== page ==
Shopping Cart System. To accept online payments you must have what's called a "shopping cart system" that allows your customer to choose and purchase products. Adding a shopping cart system to your website can be simple or complex, cheap or very expensive. It depends on the product you're selling and the options you wish to offer your customers. As in everything, you get what you pay for.
A shopping cart system typically consists of three components: a product catalog, the shopping cart, and a checkout/payment system. The product catalog is your inventory component and displays the items you have for sale on the website. The checkout/payment system is the part of the program that allows your customers to "add this to my cart," and the checkout/ payment system is the component that allows the customer to checkout and pay for their purchase.
There is a wide variety of shopping cart software on the market and the price is dependent on the features you want. Shopping cart systems range from simple HTML form insertions to full- blown catalog and inventory systems like those used by Amazon or Dell.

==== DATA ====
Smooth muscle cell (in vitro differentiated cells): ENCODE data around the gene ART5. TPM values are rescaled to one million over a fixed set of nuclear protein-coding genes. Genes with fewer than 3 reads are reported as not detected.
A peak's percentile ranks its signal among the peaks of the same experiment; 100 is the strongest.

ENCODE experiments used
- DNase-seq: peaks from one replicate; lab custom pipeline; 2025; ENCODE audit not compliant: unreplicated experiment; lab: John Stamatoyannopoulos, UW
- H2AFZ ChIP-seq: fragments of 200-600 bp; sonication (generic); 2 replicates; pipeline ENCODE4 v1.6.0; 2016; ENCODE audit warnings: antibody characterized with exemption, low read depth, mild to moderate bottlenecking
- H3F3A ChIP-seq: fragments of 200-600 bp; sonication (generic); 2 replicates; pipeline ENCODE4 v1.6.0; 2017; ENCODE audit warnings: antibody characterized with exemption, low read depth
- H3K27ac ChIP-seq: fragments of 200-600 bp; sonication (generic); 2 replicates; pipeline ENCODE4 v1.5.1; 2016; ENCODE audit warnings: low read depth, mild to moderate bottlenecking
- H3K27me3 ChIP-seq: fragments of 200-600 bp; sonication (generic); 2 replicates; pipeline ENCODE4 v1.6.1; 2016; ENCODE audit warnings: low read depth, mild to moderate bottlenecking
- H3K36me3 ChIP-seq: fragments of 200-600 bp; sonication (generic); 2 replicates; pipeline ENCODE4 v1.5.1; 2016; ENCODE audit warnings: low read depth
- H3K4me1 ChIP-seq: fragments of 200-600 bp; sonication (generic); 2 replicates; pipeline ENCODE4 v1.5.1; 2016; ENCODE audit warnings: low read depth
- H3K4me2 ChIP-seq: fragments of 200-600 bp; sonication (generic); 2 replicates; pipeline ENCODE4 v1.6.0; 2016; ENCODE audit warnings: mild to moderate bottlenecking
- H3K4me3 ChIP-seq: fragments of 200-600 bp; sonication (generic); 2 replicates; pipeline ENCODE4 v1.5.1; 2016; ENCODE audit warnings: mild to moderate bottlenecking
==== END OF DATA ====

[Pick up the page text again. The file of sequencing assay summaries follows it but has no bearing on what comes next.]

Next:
You can spend from zero to tens of thousands of dollars. Some of them you can set up on your site yourself while others should be set up by someone who knows what they're doing.
You can get a free Paypal.com shopping cart system which is the most simplistic in nature, but the easiest to implement. Using Paypal also alleviates the need for a bank merchant account because everything is handled by Paypal, for a fee of course. You insert HTML forms into your website code and when an item is purchased.
There are also numerous online companies who will assist in the setup of your ecommerce / credit card system. These companies charge several hundred to several thousand dollars for their services, so it would be wise for you to have an idea of exactly what you need before calling them into play.